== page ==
Robert Winner

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Controversy about law firm memo to female employees

The international law fir Clifford Chance sent a memo out to female employees with suggestions for a more professional impression. This included: Don't giggle: don't take your purse to the podium; wear a suit not your party outfit; No one heard Hilary the day she showed cleavage.

This has been viewed as a insult to women. Perhaps if that is the way you wish to view it ... or could it be reminders from older more experienced members of the firm.

Perhaps there were some instances that inspired the memo ... and maybe it was just written by a sexist pig.

Would it be better to address all issues personally and make them a matter of record ... Three strikes your out ... Or is the memo a good idea?

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    Oct 31 2013: Having worked in a situation where there was a very specific dress code, I am probably not the best to comment on this subject... coupled with the gender thing... no one paid attention when I was out with my cleavage showing... that was at the beach. Some little smart alec made comments about a beached whale...
    but I digress.

    I do believe that employees when representing an organization should reflect an image the superiors intend to be reflected. I believe all people should strive to be attired appropriately for the occasion. Do I sound stuffy.... I feel stuffy.
    What really bothers me, even more then the fashion slip by Ms. Kuric, is this inappropriate costuming of small children.
    I do believe a six year old will be 21 soon enough, What is with the rush to dress them like that now.

    My biggest regret is how I wanted to rush through childhood... and now I wish I had held on with both hands not to grow up. this adulthood stuff is hard.
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    Oct 31 2013: Robert,
    One can certainly interpret a memo in different ways...insult, or reminder. I believe the requests are realistic. If I was in that situation, I wouldn't mind......and......if I was a junior member of an established law firm, I would wear the preferred "costume", and not giggle and carry a purse to the podium. I assume there were cases which prompted the memo, so those people who were targeted probably didn't like it very much. In any event, I believe the memo could have been gender neutral....reminding ALL participants of the desire of the firm that they be represented professionally.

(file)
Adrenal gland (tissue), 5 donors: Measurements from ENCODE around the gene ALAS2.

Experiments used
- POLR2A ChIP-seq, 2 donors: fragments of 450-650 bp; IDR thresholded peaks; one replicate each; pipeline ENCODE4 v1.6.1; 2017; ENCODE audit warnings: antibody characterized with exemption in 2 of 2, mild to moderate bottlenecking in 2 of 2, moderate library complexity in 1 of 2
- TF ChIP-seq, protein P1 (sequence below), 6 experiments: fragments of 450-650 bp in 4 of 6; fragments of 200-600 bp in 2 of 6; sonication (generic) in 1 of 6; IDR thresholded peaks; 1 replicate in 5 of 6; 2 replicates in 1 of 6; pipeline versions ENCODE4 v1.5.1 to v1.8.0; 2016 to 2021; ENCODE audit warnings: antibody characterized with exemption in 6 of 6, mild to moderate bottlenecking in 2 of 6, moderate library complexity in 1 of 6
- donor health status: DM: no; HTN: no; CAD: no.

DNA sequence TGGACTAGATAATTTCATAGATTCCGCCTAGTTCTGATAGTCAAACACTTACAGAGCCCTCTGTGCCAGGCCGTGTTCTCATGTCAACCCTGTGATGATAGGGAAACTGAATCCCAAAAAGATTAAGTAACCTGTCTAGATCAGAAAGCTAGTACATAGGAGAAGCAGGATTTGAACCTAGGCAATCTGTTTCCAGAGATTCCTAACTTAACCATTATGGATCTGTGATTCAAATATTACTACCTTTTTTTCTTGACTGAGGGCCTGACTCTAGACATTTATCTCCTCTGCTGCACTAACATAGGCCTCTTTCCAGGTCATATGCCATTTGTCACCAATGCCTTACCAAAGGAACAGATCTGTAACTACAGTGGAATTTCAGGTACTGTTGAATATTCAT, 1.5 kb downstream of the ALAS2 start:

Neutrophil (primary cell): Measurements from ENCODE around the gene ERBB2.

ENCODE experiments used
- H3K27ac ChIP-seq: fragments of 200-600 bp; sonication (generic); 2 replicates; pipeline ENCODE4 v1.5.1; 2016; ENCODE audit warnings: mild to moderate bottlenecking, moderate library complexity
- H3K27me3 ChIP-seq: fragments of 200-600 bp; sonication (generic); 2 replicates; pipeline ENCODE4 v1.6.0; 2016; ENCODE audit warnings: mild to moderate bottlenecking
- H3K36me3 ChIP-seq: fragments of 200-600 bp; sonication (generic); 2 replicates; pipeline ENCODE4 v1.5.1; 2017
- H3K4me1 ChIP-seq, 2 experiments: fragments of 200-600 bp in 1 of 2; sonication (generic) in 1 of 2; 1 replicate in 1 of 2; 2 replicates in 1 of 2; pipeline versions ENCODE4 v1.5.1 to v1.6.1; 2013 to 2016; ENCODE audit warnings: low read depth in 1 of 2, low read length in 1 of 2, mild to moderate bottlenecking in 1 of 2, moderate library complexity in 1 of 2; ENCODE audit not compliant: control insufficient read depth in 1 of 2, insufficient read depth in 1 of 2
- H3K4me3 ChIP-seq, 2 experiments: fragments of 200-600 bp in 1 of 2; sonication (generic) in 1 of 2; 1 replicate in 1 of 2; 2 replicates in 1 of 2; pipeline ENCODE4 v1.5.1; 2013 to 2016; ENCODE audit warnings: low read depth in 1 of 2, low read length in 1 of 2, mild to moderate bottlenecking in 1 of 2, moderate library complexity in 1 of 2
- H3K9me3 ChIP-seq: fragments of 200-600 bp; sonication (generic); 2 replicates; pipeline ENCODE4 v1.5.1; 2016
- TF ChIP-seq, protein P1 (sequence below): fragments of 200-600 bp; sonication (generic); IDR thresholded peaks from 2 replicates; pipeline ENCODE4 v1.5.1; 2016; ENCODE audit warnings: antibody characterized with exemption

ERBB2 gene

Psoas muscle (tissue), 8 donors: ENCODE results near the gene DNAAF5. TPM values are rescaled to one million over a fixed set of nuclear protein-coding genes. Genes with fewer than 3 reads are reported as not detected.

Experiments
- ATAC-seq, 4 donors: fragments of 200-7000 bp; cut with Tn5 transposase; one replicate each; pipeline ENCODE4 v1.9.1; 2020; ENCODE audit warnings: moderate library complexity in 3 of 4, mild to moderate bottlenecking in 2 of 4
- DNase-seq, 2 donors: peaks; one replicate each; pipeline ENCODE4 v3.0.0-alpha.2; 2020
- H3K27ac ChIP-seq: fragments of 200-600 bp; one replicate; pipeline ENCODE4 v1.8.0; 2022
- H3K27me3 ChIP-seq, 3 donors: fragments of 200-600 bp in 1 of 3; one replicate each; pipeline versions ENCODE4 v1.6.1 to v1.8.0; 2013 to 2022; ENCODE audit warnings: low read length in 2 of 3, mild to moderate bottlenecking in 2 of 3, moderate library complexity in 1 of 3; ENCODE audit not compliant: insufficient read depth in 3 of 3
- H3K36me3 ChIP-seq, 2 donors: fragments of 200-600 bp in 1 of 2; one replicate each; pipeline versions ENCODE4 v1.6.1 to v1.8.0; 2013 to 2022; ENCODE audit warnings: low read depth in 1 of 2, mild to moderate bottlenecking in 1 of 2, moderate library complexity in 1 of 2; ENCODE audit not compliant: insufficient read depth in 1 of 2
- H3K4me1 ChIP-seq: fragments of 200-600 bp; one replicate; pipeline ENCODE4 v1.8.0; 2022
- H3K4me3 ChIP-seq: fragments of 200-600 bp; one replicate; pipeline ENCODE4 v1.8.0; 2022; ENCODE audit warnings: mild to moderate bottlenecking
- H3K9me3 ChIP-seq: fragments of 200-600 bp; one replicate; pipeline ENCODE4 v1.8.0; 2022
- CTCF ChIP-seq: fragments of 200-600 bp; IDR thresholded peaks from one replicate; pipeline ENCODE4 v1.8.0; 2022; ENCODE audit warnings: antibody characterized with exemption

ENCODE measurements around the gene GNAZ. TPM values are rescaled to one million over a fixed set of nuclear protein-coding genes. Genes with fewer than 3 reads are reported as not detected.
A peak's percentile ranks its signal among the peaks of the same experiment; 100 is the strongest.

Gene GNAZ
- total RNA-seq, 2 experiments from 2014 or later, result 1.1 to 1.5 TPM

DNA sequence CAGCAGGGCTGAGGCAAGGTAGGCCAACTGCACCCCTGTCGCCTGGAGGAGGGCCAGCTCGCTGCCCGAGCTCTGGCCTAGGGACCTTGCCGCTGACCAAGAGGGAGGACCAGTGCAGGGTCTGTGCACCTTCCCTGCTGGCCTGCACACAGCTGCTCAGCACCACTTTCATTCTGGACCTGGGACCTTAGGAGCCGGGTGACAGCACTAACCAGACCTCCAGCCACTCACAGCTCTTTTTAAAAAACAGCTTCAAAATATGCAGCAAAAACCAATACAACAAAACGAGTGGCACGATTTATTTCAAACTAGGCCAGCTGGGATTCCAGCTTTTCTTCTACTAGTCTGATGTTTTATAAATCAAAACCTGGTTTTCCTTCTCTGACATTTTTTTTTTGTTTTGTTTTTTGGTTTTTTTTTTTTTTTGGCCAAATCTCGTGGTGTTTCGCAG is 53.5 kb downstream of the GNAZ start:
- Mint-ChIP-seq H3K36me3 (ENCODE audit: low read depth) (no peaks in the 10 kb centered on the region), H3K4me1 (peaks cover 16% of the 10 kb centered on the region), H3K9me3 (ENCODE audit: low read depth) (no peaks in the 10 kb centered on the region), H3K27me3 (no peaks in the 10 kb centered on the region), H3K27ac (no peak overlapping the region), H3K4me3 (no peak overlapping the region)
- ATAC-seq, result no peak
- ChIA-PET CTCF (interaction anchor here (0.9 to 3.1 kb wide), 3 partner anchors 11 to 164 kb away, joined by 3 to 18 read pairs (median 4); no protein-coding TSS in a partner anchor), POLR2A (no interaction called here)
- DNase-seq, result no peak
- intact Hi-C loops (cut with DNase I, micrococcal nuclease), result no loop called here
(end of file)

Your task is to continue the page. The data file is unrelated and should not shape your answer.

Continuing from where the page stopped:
I remember when Katy Curic (sp?) started her news anchorperson job, I was so surprised at the costumes she was wearing, I couldn't pay attention to the news....I think it was laughable and distracting, thereby decreasing her credibility as a serious reporter...in my perception. Apparently I shared this sentiment, because within a short time, she started dressing more appropriately. If we are going to play a certain "role" in the life experience, it pays to wear the appropriate costume:>)

    You mention Hilary and the day she showed cleavage.....
    It reminds me of a situation with my son.....when he was a teen, he wore a black ski outfit trimmed with pink....Some people made a joke of it, and the most open-minded people, in my perception, said...."when you can ski like that, you can wear whatever you want" :>)
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    Oct 30 2013: The thing that I find frustrating is that a memo to the male staff asking them to wear a tie and make sure their belt matches their shoes wouldn't rate a mention.
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      Oct 30 2013: I think if the male staff got a memo telling them not to giggle and to wear a suit rather than party clothes and not to bring personal care items up to the podium, we might hear about it also.
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        Oct 30 2013: As my grandson is fond of saying .... oh snap. LOL.

        I don't care who you are that there is funny.

        Bob.
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        Oct 30 2013: What if they got a memo saying don't call people dude stop wearing jeans and get rid of that facial hair?
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    Oct 30 2013: Unless the problem is a systemic one a memo is probably an overkill and the issue could have been discussed with the person(s) that inspired the memo in the first place.
    Beside that, defining rules of engagement, and that includes personal appearance is something I consider normal for a company. Many companies have such rules.
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    Oct 29 2013: My opinion is that it would be more professional to handle such a matter in person with those who need to hear the message.
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      Oct 30 2013: I agree with you ... on the flip side ... we all get handbooks from the company when we join. We are expected to wear a tie ... no jeans ... no cell phones .... ipods .... and a whole bunch of stuff that most of us say DAH and move on.